A survey to find the musical spending habits of the Great British Public has been published today, with some interesting results and some less interesting results coming through. 3,000 Britishes aged 18-60 took part in the survey, undertaken by Compare Download.
Here's some of the more interesting things the survey found:
The average Brit will shell out an average of £10,000 across a lifetime on music, taking in CDs, downloads, vinyl, music technology and concert and festival tickets.
They equated this total to: £3,800 or so in physical releases, nearly £2,000 in concert tickets, £525 on festivals, £450 on merchandise and magazines and £3,190 on mp3 players and hi-fi equipment.
One in four men admitting that more than 50% of their music collection was made up of illegal downloads.
More men (42%) admitted to downloading illegally than women (29%).
The average British male will spend £12,480 on music in their lifetime, while the average female will spend £9,120.
The average male will amass a music collection of 292 albums and singles, with the average female owning 221.
Ten will, on average, spend more than their female counterparts on music.
Women are more likely to shop around for the best price (79%) while men are more likely to buy from the same retailer each time.
More interestingly than all those facts and figures, the survey also quizzed respondents on their capacity to remember song lyrics and, according to the survey, the average female knew the lyrics to 86 songs by heart with the males only being able to recall on average 67. This does, however, strike us as somewhat arbitrary, if not completely. Most people also claimed that media reviews most influenced their music taste, funnily enough. Again, fairly arbitrary.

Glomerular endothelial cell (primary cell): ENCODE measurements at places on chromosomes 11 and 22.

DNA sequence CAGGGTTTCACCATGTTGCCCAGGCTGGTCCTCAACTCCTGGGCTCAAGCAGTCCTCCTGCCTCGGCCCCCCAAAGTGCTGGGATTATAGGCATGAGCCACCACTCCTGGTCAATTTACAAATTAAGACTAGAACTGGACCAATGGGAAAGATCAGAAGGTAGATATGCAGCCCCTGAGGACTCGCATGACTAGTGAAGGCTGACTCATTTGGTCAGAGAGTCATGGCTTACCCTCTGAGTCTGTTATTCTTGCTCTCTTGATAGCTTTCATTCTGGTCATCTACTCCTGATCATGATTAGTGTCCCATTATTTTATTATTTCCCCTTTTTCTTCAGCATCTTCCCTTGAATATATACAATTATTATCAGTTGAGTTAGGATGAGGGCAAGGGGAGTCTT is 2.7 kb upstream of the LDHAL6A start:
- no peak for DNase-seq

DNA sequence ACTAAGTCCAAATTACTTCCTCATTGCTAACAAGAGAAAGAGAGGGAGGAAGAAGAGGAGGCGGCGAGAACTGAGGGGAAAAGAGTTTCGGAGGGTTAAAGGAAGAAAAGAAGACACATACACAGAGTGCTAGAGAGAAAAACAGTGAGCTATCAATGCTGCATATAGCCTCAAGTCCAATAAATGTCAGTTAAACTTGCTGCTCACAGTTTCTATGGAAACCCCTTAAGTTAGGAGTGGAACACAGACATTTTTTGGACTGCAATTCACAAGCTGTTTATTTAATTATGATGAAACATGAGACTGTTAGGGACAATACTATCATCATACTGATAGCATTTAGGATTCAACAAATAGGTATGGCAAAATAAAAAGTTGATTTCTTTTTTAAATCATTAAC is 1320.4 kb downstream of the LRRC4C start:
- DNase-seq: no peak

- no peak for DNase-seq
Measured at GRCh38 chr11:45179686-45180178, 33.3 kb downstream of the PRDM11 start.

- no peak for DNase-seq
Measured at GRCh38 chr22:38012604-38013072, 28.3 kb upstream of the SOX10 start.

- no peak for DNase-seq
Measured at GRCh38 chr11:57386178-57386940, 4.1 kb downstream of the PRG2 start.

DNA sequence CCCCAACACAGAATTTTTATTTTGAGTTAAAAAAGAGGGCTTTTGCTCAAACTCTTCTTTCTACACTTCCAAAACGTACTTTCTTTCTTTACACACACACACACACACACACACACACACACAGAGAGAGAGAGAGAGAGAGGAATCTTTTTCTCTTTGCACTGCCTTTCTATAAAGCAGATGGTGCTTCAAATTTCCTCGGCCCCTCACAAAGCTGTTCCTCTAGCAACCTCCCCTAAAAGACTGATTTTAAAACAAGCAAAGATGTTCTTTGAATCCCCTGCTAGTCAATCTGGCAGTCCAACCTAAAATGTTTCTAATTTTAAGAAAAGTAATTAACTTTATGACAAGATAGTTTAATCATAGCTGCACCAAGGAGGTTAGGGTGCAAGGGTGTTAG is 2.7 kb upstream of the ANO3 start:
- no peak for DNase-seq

Head of price comparison site Compare Download, James Bott said:
"The amount of money Brits will spend on music in a lifetime is extraordinary. In these tough financial times, and beyond, it is essential that music lovers realise the benefits of shopping around, rather than sticking to the same retailers, as there are huge savings to be made."
"The fact that Brits still feel music is too expensive, and 63% would be less likely to download illegally if they could find the music they want to buy at lower costs show there is real need for better consumer awareness of the best legal download prices out there. The average consumer could save money simply by checking the prices on our site – and hopefully we can encourage more Brits to move away from music piracy and into the legal download arena, meaning a brighter future for the British music industry."
DiScuss: So, anything particularly surprising in this here survey? That women tend to shop around? That men will spend more than women? Only 500 quid on festival tickets? How big is your CD collection? 500? 1,000? Would you own a house now if it wasn't for music? 86 songs, that's a bit MUCH isn't it?